- a Data Standards Chair will be established who will, assisted by a new Data Standards Body (initially Data61), make data standards setting out the format and process by which data needs to be provided to customers and accredited entities
- enforcement powers will be given to the ACCC, other than for the privacy safeguards, where the Office of the Australian Information Commissioner will be responsible for enforcement.
Expectations are that the Bill will be introduced to Parliament this year, allowing the legislation to commence early next year.
Role of the ACCC
The ACCC has a key role in the implementation of the new regime. Reflecting this, the ACCC is also undertaking consultation, notwithstanding that it cannot formally make any CDR rules until the proposed legislation is passed. The ACCC is currently developing, and has undertaken consultation on, a “Rules Framework”.
The Rules Framework sets out the approach the ACCC proposes to take in implementing the CDR regime generally though, of course, given that banking is the first sector that will be subject to the CDR, the framework has a banking focus. Notwithstanding that it is stated to be a framework only, the Rules Framework contains extensive detail covering areas from the designation of customers who will be able to take advantage of the regime, the data holders who will be obliged to share data and the nature of the data to be shared to how data may be used, additional privacy rules and how disputes will be resolved (amongst other topics).
Of interest, and potential concern, is that the ACCC has indicated it does not propose to make all rules at the commencement of the regime (which as noted previously is proposed for 1 July 2019) but only those rules that are essential for the initial application of the regime in the banking sector. Further rules will be developed over time. This may mean there are important issues that are not initially dealt with under the rules. This could include, for example, the scope of any reciprocity arrangements (that is, whether an accredited recipient should be obliged to provide to other parties data equivalent to the data it has received, at the request of a relevant customer) and the application of the CDR regime to derived data (that is, data that has been enhanced by the data holder by analysis or other means, whether directly or indirectly).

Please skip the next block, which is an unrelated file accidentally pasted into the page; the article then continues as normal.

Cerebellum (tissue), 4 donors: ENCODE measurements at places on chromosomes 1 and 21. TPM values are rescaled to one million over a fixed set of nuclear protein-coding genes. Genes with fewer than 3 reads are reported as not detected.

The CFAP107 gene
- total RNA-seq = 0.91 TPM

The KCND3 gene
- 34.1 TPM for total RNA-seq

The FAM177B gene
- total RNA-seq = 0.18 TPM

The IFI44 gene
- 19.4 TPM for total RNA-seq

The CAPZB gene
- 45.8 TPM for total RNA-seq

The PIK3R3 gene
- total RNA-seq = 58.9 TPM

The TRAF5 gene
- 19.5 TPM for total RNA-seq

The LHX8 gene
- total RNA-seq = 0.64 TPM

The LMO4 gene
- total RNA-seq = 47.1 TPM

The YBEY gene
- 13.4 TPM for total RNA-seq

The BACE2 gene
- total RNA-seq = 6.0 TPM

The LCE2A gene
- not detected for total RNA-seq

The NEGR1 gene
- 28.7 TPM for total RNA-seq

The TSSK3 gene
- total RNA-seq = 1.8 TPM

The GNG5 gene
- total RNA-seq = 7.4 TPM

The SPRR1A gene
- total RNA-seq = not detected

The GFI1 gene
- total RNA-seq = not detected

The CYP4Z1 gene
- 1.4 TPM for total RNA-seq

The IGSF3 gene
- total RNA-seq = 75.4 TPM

The ACCC has engaged in a very open process in its consultation on the Rules Framework and has listened to stakeholders. It is expected that the revised framework, when issued, will reflect the input that it has received.
Will Australia be ready?
It seems very likely, given the interim Data Standards Chair has been appointed and the Data Standards Body established, as well as the advanced stage of the consultation processes for both the legislation and the ACCC’s Rules Framework, that the CDR regime will be ready for implementation in the banking sector from 1 July 2019. At that time it will apply only to the four major banks and a limited class of products, but will be implemented progressively for other applicable banks and products. The banking sector will need to continue to work quickly to develop the necessary systems to ensure it is also ready to implement the CDR regime.